Limnonectes namiyei is a species of frog in the Dicroglossidae family. It is endemic to the Okinawa Island, Japan. It is named after Motoyoshi Namiye, a Japanese naturalist and herpetologist. Its common name is Okinawa wart frog or Namiye's frog; the latter name is also spelled Namie's frog.
Its natural habitats are upstream regions in primary broad-leaved evergreen forest. It used to be a common frog but has greatly declined because of habitat loss (deforestation, road and dam construction) and predation by invasive mongooses.
Rana namiyei Stejneger, 1901
On 19 August 2018, the IUCN Red List of Threatened Species identified 4584 endangered species, subspecies, stocks and subpopulations.Kuhl's creek frog
The Kuhl's creek frog or large-headed frog (Limnonectes kuhlii) is a species of frog in the Dicroglossidae family.Limnonectes
Limnonectes is a genus of fork-tongued frogs of about 64 known species, but new ones are still being described occasionally. They are collectively known as fanged frogs because they tend to have unusually large teeth, which are small or absent in other frogs.List of Natural Monuments of Japan (Okinawa)
This list is of the Natural Monuments of Japan within the Prefecture of Okinawa.List of endangered amphibians
As of September 2016, the International Union for Conservation of Nature (IUCN) lists 848 endangered amphibian species. 13% of all evaluated amphibian species are listed as endangered.
No subpopulations of amphibians have been evaluated by the IUCN.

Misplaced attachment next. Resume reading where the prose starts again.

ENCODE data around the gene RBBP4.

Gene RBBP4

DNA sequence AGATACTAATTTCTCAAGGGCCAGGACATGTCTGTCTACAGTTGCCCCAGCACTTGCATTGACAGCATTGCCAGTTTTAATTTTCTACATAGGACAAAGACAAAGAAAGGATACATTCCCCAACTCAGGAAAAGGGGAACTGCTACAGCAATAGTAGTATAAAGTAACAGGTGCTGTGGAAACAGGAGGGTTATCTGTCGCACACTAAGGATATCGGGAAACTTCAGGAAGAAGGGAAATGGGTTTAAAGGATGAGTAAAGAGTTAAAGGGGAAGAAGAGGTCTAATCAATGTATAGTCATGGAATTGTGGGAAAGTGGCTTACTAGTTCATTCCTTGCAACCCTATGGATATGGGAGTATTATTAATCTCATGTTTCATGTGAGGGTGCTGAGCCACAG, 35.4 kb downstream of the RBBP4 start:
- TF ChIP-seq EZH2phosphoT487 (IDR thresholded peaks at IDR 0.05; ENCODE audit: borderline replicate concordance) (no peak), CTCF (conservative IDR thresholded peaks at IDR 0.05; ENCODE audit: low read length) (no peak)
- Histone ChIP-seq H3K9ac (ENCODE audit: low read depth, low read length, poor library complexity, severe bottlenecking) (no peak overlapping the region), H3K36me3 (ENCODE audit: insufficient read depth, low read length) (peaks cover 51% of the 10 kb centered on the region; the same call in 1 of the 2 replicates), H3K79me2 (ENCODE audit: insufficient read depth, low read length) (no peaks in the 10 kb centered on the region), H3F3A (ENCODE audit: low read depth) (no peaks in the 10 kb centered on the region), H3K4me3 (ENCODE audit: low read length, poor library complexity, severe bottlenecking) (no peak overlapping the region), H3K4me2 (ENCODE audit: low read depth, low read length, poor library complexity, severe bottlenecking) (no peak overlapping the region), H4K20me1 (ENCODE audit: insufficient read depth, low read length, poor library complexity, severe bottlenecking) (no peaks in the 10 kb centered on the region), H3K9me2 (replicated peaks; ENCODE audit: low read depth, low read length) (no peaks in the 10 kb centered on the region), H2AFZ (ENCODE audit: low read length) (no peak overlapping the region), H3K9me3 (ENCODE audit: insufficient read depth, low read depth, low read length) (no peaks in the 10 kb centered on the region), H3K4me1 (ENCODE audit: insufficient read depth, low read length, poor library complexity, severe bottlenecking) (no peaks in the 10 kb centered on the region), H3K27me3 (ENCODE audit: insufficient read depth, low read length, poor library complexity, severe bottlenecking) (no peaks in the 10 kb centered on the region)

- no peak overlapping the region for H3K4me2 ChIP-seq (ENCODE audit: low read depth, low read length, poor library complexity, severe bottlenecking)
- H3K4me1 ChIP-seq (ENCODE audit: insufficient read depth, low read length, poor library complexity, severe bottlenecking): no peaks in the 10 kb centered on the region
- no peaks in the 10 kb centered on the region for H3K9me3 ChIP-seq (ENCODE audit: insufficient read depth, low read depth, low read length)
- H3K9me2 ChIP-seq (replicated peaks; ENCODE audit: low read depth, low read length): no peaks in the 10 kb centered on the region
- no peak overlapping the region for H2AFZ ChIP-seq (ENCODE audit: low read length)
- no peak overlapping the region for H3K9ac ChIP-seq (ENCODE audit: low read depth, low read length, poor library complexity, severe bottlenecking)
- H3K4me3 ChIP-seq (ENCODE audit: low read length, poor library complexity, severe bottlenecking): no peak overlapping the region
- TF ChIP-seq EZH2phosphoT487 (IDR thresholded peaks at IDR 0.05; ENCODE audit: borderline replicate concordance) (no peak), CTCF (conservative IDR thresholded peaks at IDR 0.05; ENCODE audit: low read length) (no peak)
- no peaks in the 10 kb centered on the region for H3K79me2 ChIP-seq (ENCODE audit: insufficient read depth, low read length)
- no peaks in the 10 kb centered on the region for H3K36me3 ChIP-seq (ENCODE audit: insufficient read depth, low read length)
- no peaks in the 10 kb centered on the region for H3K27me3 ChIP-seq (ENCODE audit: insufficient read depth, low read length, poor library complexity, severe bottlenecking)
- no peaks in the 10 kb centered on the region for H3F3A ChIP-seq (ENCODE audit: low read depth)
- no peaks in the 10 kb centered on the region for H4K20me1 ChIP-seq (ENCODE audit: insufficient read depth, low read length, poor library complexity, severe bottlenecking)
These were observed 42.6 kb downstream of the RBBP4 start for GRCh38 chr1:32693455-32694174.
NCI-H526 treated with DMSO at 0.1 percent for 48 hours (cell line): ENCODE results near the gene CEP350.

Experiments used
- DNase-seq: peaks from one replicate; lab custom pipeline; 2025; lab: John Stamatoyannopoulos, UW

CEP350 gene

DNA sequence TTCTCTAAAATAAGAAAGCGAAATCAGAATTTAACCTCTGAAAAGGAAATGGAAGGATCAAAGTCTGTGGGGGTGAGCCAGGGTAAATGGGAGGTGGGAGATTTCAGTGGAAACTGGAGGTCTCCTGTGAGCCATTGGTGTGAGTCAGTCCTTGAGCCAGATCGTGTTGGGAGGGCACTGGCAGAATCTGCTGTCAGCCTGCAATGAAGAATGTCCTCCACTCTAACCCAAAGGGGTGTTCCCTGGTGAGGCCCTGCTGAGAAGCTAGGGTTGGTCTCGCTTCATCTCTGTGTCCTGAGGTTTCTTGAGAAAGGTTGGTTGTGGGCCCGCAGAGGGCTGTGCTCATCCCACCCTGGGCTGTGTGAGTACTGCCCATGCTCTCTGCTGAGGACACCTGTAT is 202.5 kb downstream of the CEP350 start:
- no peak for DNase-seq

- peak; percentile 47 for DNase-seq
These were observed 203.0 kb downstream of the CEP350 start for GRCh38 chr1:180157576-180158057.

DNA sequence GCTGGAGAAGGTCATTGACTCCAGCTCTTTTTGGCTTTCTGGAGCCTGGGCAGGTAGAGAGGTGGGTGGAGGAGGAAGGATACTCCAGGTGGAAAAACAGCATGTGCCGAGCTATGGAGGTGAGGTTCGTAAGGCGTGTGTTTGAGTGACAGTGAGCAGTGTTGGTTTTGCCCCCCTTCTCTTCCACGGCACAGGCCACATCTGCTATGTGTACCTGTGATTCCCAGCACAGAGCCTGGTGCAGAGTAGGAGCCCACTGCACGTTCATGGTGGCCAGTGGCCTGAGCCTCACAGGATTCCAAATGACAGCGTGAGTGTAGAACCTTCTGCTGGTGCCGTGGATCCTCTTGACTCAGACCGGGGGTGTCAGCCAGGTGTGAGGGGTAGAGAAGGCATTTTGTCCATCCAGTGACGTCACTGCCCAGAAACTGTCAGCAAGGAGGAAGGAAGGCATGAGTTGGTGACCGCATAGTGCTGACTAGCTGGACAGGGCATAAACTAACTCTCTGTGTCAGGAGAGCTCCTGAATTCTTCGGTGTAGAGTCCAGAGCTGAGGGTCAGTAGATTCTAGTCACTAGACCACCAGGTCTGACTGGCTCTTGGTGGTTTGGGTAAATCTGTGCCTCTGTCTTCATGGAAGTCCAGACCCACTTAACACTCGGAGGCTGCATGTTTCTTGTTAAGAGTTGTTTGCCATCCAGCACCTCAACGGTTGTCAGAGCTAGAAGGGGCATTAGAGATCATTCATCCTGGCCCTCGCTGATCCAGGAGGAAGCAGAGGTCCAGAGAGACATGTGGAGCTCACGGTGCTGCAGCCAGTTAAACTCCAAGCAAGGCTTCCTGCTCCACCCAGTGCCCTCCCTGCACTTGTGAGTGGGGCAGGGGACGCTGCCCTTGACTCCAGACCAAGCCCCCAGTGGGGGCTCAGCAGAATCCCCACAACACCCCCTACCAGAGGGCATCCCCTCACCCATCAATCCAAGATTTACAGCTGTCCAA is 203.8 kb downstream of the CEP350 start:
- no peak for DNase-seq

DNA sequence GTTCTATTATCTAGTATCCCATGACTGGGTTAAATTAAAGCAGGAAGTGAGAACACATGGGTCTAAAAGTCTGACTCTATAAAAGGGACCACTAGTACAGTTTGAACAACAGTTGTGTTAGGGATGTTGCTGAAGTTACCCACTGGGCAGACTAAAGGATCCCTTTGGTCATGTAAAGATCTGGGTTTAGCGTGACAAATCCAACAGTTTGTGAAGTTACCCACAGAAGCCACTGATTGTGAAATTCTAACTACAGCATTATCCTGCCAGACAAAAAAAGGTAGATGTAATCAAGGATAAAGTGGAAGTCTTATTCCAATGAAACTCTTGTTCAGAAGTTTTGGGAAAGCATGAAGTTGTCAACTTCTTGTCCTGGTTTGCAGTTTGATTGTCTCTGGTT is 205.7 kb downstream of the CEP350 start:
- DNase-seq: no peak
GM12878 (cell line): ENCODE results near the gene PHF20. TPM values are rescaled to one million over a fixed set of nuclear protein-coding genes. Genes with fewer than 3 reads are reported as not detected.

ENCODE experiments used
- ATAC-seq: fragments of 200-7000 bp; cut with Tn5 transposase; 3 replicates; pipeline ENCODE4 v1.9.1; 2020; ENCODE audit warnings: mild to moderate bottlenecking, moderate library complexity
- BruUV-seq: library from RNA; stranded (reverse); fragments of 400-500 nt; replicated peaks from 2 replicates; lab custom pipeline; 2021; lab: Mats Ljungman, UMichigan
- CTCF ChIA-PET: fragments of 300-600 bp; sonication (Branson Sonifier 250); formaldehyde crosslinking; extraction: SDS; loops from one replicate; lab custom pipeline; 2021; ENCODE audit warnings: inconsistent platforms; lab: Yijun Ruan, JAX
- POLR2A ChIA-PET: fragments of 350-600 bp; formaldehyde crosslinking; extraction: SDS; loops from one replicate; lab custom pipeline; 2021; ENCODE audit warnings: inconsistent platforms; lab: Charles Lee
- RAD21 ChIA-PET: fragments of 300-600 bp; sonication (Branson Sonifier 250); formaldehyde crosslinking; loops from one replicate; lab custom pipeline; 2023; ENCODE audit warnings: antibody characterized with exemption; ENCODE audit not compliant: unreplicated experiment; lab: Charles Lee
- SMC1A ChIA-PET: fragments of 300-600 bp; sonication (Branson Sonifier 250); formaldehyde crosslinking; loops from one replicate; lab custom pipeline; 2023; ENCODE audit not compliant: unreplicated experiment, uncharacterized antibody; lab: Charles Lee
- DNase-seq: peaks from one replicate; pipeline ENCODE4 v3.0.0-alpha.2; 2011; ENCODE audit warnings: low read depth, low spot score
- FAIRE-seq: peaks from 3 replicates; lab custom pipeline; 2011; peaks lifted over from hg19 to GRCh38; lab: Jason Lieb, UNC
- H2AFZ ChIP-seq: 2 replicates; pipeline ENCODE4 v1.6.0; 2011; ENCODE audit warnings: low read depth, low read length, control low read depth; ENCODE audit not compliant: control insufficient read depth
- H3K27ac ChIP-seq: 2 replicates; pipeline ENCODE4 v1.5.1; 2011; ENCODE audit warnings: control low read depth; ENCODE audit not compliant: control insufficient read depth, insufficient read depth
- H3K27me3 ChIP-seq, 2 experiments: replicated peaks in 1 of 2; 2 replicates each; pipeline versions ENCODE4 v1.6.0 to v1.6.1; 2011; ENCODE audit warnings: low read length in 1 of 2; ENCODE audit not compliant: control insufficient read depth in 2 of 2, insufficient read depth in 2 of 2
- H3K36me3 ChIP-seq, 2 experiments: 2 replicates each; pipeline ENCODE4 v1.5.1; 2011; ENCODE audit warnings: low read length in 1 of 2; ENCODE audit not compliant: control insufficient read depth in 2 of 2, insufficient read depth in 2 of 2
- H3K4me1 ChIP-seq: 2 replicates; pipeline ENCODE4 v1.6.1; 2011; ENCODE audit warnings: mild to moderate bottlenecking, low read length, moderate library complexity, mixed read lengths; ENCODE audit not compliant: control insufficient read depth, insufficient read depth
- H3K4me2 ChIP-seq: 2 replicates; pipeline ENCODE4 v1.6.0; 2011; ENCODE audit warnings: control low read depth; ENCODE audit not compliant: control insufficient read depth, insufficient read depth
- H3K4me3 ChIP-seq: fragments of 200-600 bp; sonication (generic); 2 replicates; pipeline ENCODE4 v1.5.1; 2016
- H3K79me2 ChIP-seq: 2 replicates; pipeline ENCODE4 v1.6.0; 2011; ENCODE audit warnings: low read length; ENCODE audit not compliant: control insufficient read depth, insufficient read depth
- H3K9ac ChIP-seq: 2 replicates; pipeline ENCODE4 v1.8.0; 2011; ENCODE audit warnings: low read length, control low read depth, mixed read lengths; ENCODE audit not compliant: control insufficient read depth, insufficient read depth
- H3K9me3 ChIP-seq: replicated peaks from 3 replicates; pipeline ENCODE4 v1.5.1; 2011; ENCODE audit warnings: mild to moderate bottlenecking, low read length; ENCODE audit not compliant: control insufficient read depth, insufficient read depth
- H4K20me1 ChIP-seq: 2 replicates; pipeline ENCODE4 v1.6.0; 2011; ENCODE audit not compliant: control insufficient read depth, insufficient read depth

For a species to be considered endangered by the IUCN it must meet certain quantitative criteria which are designed to classify taxa facing "a very high risk of exintction". An even higher risk is faced by critically endangered species, which meet the quantitative criteria for endangered species. Critically endangered amphibians are listed separately. There are 1393 amphibian species which are endangered or critically endangered.
Additionally 1567 amphibian species (24% of those evaluated) are listed as data deficient, meaning there is insufficient information for a full assessment of conservation status. As these species typically have small distributions and/or populations, they are intrinsically likely to be threatened, according to the IUCN. While the category of data deficient indicates that no assessment of extinction risk has been made for the taxa, the IUCN notes that it may be appropriate to give them "the same degree of attention as threatened taxa, at least until their status can be assessed."This is a complete list of endangered amphibian species evaluated by the IUCN.